Sites for Steiner free school in Stroud proposed
STANDISH Hospital and the former Amberley Ridge Special School have been put forward as suggested sites for a Steiner free school in the Five Valleys.
A third undisclosed location in central Stroud has also been mooted as part of an application for the parent-led school, currently being considered by the Department for Education.
Ministers will have the final say on where the school would be located if the application is given the green light in June.
Members of the Stroud Steiner Free School Initiative say almost 800 families in the Five Valleys support their proposal but the plans have been attacked by Stroud Labour Party, who say there is already a surplus of hundreds of school places in the county.
Shadow education secretary Tristram Hunt backed the group’s opposition during a recent visit to Stroud.
The Steiner Academy Five Valleys, as it will be known, would cater for some 600 pupils aged between four and 16 if the application is approved.
However, even if the bid is given the thumbs up, the process of selecting a suitable site is likely to be lengthy as education chiefs must consider a raft of factors, including planning, demand and accessibility.
A successful free school application in Bristol saw decision-makers deliberate over suitable locations for more than a year before settling on a site in the north of the city.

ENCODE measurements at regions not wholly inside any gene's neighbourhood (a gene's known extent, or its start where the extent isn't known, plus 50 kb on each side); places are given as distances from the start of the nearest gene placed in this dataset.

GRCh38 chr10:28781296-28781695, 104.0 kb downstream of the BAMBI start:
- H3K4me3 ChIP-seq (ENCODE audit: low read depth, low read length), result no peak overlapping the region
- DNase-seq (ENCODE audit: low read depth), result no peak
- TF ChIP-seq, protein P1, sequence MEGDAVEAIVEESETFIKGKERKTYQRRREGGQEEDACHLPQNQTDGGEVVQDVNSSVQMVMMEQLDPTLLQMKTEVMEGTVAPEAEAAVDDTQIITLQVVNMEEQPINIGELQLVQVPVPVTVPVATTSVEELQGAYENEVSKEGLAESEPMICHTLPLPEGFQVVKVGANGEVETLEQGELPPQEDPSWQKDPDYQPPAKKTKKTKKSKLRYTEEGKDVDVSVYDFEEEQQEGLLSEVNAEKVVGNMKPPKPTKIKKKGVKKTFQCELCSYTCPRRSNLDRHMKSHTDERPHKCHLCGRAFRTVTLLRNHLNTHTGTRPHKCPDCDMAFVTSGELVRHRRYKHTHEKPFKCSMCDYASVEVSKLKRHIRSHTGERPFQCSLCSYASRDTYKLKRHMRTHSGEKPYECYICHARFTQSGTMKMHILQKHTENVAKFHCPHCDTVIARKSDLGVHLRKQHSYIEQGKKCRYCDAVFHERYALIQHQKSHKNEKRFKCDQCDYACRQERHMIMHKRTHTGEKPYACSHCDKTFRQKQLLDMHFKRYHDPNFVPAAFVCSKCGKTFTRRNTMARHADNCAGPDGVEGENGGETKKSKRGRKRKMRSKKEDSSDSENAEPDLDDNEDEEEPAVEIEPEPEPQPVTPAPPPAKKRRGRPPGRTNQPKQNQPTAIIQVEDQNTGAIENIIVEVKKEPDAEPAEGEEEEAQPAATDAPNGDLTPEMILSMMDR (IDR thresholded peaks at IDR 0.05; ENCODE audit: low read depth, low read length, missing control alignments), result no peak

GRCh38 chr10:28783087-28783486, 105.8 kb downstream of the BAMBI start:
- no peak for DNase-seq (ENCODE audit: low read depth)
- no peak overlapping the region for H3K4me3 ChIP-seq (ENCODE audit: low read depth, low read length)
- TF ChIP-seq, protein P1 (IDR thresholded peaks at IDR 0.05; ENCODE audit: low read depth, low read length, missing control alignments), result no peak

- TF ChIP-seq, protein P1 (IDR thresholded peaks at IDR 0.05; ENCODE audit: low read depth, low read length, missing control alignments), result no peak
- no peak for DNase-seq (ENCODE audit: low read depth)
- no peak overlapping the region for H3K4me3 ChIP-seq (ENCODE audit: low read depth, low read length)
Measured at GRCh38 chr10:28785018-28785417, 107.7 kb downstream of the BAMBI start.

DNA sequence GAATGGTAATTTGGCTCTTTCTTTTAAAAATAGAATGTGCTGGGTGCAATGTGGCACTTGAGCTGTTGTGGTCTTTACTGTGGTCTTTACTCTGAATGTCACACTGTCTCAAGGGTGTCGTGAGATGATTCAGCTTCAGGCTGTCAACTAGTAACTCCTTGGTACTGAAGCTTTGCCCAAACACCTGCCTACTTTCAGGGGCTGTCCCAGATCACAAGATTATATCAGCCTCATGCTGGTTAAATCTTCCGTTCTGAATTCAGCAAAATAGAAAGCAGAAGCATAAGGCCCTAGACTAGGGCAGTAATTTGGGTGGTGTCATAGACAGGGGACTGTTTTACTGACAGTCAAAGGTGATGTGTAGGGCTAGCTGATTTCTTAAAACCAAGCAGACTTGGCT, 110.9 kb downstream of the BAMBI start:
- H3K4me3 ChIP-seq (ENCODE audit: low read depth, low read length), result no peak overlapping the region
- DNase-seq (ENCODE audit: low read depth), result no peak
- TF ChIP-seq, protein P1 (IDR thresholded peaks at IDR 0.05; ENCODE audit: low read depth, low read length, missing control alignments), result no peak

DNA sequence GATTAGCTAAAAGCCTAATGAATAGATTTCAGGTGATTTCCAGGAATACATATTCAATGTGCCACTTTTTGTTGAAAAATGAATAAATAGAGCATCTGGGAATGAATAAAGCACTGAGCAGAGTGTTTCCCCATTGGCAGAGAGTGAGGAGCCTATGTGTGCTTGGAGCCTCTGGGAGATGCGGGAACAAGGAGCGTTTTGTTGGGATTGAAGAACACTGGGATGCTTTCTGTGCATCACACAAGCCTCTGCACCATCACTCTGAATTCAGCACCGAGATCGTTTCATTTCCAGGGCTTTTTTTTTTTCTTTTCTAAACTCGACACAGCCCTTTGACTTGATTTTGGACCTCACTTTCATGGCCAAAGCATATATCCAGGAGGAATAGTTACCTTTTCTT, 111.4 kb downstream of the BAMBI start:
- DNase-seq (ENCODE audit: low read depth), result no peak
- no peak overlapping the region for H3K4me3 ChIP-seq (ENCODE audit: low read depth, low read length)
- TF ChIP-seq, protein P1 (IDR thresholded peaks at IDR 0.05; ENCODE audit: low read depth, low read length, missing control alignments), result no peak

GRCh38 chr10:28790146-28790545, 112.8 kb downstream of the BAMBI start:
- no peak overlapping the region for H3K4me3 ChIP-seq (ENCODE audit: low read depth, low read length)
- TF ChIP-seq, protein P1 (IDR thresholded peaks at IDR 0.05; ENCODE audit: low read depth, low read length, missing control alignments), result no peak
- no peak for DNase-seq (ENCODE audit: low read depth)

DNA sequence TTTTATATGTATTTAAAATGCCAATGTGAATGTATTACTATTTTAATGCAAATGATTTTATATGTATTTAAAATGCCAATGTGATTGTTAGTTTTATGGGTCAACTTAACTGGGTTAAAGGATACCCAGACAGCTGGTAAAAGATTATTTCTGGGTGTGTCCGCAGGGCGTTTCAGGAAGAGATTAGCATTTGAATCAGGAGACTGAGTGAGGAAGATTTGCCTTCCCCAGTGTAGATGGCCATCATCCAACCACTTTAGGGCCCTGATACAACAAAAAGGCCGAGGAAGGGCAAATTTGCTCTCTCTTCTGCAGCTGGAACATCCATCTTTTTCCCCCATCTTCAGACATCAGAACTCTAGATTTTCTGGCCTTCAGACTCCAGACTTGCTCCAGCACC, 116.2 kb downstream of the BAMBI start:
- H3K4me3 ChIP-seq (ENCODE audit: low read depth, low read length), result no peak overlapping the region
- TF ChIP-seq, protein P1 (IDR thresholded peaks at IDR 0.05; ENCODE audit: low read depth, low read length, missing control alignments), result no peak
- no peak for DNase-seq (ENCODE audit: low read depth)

Earlier this year, residents in Standish were told of plans to transfer the ownership of the derelict hospital site from NHS Property Services to the Homes and Communities Agency.
Stroud District Council currently has the site listed as a hospital for planning purposes, meaning that any change of use from this would require planning permission.
The Amberley Ridge School site has been vacant since the special school moved to Cheltenham in 2012.
Tarra Gilder-Rai, finance lead for the Stroud Steiner Free School Initiative, said: “I do not think any of us are particularly preoccupied with where the school is, we would just be ecstatic if the application was approved.
“It is a type of education we believe in and we want it for our children.
“We know there is already Steiner education on offer in Stroud but the people behind this and the people who want it cannot afford to go to those schools.”
Steiner education works on the ethos of allowing children to progress at their own rate by giving equal attention to their academic, physical, emotional and spiritual needs.
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